A couple of weeks ago, I turned to my husband and said (for the millionth time) "Remember those fried plantains Aunt Sandy made?  Those were so good."  The difference is that this time, I followed it up with "Do you think we could make those?"  We stopped for a moment and thought about it.  "I mean....they can't be that difficult, right?"  A quick internet search later revealed that no.  They weren't that difficult!  So I headed for the grocery store on a mission.

I bought some plantains and sliced them up into bite sized pieces.

I love the way plantains look.  The picture doesn't show it very well.  They look like regular bananas but then when you slice them, they have a pink tinge running around the center.  It is very pretty!!  And very reassuring to remind me that they aren't actually bananas!

I poured vegetable oil into our cast iron skillet and was letting that warm up on the stove over medium high heat.  In the meantime, I sliced up the Queso Fresco.

The texture of Queso Fresco is kind of like a cross between mozzarella and feta.  Which feels weird to say because those are very different cheeses.  But it has that soft, wetter freshness of mozzarella but with some of the drier crumbliness of feta.  It tastes very clean, very subtle.  It tastes like milk.  That is the simplest way to put it.  It isn't a perfect description, but it works.

Once the oil was up to temperature, I put the plantain slices in to fry.  They tend to group together and they tend to stick together.

Let them float around in there and fry.  Flip them over so that both sides brown.  Take them out when they are a golden brown color and drain them on a paper towel.  While they are draining, sprinkle with kosher salt.  When they are done draining and they have been cooled enough, through them on a plate and enjoy them!!

The plantain chips are delicious on their own.  The cheese is delicious on their own.  Together, they are even better!  This recipe is really simple, really delicious and a healthier alternative when you want a munchy, salty snack.  It is interesting because each chip tastes a little different.  Some of them taste very starchy, just like a potato.  Some of them have a definite fruity, banana-y flavor to them.  The best ones, in my opinion, are the ones that have a little bit of both.  You get the satisfying starchiness in them but you also get that sweet flavor, almost like the sugars in the fruit crystallized while they were cooking.  So delicious.  I highly recommend trying this recipe.  It is so simple and the payoff in terms of taste is so huge.

Now if you will excuse me, I have some plantains to fry....

Spicy Shrimp

It has been awhile since my last update!  But that doesn't mean that I haven't been cooking and trying out new recipes.  It just means that after eating them, I never got around to the part where I sit down and type it up!  But today is a quiet, lazy day so I have the time and headspace to do it!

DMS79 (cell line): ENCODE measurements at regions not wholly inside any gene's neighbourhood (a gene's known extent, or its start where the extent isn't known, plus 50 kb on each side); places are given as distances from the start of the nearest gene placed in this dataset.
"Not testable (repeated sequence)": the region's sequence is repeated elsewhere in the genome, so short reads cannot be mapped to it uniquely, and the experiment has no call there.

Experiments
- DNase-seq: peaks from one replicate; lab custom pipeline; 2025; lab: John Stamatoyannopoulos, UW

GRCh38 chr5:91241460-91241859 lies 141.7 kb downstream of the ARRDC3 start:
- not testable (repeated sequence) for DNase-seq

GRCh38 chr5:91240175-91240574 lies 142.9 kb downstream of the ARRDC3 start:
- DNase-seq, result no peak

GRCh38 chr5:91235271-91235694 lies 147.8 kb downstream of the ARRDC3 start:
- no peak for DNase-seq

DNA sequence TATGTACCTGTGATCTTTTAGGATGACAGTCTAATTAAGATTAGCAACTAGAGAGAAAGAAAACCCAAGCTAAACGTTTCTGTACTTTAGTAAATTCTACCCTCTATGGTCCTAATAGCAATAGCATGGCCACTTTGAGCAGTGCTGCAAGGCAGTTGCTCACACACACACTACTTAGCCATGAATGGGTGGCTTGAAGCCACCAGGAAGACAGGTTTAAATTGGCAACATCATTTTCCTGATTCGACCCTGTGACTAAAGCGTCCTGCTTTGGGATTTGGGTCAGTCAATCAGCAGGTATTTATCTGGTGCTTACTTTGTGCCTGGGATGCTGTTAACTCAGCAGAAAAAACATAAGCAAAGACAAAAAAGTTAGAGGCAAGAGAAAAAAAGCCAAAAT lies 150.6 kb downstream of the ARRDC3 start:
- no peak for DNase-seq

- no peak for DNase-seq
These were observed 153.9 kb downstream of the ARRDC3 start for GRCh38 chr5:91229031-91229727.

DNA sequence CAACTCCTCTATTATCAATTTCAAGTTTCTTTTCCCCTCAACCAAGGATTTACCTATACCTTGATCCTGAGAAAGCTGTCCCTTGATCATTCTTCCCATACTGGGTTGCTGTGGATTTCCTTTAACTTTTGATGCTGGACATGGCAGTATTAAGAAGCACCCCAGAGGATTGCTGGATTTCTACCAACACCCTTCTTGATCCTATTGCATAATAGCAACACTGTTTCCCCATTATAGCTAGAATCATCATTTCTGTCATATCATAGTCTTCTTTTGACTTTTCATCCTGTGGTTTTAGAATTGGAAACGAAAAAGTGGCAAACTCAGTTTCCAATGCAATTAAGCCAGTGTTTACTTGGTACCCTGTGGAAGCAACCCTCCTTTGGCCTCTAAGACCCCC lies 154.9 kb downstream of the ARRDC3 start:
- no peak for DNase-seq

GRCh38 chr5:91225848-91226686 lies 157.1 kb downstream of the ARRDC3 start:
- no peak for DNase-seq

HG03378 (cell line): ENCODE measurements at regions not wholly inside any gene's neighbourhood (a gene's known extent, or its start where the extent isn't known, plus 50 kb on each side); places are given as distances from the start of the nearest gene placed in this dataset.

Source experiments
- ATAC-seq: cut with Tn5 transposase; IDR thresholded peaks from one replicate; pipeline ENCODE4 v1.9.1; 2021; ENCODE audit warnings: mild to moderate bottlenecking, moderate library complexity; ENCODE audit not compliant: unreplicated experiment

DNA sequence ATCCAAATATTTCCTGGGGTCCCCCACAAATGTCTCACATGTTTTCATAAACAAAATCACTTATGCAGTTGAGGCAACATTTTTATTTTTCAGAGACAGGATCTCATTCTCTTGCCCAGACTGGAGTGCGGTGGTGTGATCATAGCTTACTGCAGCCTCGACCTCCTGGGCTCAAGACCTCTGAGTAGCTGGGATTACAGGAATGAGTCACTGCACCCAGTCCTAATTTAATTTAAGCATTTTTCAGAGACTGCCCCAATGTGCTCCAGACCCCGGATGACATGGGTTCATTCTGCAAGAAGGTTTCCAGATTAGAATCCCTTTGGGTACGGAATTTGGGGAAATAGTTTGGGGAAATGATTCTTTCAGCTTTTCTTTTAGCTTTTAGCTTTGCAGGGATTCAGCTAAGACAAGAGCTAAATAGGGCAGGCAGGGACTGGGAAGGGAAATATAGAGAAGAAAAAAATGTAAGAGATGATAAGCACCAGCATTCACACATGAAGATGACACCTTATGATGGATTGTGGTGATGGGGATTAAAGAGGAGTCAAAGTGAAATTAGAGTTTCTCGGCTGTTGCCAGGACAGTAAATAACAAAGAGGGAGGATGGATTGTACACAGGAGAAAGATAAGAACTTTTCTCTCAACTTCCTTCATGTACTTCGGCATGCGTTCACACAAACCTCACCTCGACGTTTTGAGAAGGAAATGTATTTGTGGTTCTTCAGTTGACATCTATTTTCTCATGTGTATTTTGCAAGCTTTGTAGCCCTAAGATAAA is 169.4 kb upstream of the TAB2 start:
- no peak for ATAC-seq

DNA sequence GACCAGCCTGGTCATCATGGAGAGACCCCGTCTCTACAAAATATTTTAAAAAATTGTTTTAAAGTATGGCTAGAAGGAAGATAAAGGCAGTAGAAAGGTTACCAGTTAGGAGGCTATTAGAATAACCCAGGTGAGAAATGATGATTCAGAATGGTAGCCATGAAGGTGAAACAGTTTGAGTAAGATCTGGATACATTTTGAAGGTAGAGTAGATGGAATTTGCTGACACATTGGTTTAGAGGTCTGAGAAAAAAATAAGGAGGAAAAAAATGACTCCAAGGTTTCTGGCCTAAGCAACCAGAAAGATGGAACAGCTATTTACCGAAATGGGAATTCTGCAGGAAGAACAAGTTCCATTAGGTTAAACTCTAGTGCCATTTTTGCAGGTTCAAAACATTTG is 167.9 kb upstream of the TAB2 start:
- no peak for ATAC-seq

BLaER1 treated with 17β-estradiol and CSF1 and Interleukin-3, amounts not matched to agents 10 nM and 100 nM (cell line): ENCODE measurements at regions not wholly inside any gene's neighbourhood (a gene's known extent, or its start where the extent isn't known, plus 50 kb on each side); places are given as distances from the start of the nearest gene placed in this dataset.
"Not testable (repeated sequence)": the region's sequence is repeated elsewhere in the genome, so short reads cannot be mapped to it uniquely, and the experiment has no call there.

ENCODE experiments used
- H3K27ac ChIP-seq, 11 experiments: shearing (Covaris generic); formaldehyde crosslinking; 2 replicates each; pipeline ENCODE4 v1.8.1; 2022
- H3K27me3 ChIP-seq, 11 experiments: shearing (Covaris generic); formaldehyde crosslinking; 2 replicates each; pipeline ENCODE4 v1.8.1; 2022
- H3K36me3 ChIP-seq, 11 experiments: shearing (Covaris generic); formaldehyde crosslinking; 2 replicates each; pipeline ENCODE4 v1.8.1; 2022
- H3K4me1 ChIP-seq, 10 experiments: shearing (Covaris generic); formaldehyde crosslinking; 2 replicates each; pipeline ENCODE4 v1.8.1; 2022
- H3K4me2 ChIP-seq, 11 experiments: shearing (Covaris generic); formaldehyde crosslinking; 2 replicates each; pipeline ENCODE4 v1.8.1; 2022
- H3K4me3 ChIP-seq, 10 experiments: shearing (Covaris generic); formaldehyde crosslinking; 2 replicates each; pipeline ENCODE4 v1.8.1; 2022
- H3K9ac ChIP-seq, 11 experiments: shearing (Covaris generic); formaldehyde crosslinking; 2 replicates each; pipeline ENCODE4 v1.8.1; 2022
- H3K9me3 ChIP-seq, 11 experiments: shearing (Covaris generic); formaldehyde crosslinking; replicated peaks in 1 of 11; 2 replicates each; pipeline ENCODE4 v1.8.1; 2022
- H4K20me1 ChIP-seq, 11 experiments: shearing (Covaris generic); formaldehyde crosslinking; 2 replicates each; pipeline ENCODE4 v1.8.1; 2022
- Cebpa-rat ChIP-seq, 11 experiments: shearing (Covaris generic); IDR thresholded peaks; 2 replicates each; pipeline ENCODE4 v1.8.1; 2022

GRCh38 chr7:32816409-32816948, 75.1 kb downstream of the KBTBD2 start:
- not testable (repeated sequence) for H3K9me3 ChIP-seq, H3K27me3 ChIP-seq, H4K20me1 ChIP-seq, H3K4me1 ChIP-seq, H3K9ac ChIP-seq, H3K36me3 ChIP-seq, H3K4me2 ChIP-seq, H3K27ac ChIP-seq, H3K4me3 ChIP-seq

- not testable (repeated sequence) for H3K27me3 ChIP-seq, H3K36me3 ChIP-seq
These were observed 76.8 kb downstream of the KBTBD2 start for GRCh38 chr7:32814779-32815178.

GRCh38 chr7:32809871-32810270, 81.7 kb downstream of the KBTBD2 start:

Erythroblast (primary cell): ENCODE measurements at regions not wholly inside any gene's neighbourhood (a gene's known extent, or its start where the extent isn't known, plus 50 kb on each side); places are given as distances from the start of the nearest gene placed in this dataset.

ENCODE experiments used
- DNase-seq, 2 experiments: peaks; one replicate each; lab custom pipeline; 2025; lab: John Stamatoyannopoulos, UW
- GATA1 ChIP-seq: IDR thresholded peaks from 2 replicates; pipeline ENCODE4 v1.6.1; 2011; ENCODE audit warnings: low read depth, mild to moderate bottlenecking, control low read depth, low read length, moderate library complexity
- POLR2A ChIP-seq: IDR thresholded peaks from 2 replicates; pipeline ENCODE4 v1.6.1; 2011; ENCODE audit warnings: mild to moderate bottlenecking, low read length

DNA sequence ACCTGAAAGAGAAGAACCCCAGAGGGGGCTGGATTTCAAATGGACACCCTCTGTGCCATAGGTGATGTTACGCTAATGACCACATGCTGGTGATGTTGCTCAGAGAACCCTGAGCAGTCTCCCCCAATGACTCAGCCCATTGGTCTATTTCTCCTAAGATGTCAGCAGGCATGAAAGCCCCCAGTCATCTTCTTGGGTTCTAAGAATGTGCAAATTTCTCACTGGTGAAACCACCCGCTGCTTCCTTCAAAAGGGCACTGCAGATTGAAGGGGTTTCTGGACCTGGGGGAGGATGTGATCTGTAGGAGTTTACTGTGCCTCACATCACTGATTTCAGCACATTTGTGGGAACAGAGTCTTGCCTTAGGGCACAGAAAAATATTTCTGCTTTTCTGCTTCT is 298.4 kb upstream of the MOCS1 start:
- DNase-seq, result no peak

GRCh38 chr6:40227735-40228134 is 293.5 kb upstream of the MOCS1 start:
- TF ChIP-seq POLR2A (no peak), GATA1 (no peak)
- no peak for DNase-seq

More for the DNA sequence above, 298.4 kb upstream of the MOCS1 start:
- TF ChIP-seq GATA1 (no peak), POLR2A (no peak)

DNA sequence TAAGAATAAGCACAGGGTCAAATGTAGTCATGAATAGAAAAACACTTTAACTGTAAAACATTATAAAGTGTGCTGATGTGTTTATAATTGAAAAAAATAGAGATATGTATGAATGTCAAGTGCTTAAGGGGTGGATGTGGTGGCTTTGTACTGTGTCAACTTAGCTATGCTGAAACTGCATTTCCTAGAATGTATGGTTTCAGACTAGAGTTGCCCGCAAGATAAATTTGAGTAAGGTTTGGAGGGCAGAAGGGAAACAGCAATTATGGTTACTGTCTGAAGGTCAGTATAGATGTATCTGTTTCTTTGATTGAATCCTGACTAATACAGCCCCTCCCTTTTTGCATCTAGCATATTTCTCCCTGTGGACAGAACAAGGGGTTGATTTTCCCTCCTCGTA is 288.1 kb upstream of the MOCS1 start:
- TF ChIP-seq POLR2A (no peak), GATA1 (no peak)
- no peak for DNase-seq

I don't know if I have made this clear yet, but I don't like seafood.  Sorry.  Reframe.  I struggle with seafood.  I have issues with the textures and I find some seafood vaguely intimidating.  However, the one seafood I have always been generally okay with is shrimp.  Unless it was deep-fried, it has never been something I actively seek out, but it is one of the few types of seafood that I have been willing to eat throughout my life.  (The other one is scallops, provided they are wrapped in bacon and grilled).  I have been wanting to work on eating more shrimp.  It is a food that I am generally good with and it is a good, healthy protein and considering the amount of red meat we consume, it would be really great to switch out every once in a while for some leaner, healthier meats.

So I came across a shrimp recipe and decided to try it out!!  This was another impressive moment in cooking for me.  I read the recipe (Original Here) and I thought it generally sounded good but I had a few issues with it.  One was that I wanted to have it for dinner, not as an appetizer.  The other was that I don't like mayonnaise and I don't have any in the house.  I didn't really want to go out and buy mayo just for this recipe so I tried to figure out how to skip it.  The solutions???  Serve the shrimp over rice and swap out the mayo for greek yogurt and a little olive oil!!  Brilliant.

Instead of cooking the rice with water, I cooked it in some homemade chicken stock to help add a little bit more flavor.  The shrimp was delicious.  I don't think the step about tossing the shrimp in cornstarch really matters that much.  It helps them get brown and crispy on the outside and they look good while you are cooking them, but it doesn't add any flavor and they get so covered in the sauce that you aren't seeing the pretty browning anyways.  It only takes a few seconds, so it isn't a huge hassle to leave it in, but if you are out of cornstarch, I wouldn't sweat skipping the step.  I loved the heat of this meal.  I loved the spices.  It went really well with the rice and green onions.  And on top of it all, it was fast and ludicrously easy.

I am going to end this entry now because the more I type, the hungrier I get and unfortunately, I think we maybe out of shrimp right now.......